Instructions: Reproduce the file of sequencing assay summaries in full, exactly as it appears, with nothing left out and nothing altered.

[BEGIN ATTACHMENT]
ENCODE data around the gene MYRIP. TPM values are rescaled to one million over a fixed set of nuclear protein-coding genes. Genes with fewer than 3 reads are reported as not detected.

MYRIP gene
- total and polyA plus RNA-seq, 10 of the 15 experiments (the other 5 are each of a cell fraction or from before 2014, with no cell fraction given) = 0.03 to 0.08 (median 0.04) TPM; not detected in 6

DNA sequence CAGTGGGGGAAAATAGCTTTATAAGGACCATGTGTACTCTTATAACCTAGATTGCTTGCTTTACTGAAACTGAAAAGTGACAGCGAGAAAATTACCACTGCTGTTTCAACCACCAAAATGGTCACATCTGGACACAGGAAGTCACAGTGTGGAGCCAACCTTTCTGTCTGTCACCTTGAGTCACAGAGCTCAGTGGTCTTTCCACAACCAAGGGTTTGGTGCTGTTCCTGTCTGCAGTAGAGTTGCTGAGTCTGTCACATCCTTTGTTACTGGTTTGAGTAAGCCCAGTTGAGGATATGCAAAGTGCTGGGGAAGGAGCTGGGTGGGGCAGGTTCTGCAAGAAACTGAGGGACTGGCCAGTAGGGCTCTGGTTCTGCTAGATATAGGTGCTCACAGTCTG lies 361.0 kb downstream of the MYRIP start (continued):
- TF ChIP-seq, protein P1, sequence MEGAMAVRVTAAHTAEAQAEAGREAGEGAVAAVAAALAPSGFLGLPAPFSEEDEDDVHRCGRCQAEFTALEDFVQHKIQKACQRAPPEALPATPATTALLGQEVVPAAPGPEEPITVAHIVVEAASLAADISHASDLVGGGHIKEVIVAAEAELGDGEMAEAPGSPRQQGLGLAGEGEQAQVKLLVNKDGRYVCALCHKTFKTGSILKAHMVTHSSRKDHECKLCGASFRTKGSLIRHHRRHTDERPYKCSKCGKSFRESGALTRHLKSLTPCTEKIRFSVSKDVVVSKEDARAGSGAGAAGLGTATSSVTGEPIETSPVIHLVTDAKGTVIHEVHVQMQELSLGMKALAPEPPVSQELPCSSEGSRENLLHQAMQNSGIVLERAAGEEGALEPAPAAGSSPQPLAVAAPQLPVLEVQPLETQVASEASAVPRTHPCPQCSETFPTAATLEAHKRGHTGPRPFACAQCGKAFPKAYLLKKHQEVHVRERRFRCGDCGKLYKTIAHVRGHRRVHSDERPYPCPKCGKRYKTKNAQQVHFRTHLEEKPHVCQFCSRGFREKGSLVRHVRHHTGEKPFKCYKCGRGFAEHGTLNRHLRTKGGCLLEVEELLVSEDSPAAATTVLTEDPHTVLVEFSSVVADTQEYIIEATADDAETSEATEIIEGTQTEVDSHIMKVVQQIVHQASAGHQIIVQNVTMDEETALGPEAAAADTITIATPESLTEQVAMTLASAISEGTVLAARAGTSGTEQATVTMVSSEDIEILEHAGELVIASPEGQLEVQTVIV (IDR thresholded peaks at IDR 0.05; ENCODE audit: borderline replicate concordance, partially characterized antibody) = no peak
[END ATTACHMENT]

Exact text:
ENCODE data around the gene MYRIP. TPM values are rescaled to one million over a fixed set of nuclear protein-coding genes. Genes with fewer than 3 reads are reported as not detected.

MYRIP gene
- total and polyA plus RNA-seq, 10 of the 15 experiments (the other 5 are each of a cell fraction or from before 2014, with no cell fraction given) = 0.03 to 0.08 (median 0.04) TPM; not detected in 6

DNA sequence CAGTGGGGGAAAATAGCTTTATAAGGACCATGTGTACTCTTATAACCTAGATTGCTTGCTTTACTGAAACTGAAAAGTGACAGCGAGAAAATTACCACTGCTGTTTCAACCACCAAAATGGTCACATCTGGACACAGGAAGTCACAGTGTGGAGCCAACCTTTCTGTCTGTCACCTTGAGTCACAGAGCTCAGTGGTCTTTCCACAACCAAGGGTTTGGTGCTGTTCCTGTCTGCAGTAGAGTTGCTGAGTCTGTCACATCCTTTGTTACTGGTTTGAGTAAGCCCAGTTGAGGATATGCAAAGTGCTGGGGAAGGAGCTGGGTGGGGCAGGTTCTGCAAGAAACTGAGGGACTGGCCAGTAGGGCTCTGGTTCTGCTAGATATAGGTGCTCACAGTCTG lies 361.0 kb downstream of the MYRIP start (continued):
- TF ChIP-seq, protein P1, sequence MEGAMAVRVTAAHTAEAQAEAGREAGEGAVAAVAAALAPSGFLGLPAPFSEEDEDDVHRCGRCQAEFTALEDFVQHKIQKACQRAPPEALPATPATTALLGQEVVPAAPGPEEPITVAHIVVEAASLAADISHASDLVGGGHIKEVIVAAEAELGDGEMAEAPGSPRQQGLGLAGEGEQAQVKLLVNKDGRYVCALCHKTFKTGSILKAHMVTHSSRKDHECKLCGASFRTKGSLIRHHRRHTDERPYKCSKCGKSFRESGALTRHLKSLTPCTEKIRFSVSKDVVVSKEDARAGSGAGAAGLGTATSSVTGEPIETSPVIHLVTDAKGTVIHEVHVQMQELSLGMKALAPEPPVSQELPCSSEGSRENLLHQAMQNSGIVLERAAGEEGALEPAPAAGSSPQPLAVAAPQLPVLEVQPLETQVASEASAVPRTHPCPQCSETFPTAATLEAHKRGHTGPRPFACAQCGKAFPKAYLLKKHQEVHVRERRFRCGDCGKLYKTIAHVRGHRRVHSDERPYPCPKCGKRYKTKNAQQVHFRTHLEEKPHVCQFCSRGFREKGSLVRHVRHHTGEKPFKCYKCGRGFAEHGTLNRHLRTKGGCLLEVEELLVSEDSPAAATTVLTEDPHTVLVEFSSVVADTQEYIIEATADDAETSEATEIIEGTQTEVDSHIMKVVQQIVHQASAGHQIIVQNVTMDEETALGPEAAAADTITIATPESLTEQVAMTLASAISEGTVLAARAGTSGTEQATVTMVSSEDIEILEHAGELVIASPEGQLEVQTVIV (IDR thresholded peaks at IDR 0.05; ENCODE audit: borderline replicate concordance, partially characterized antibody) = no peak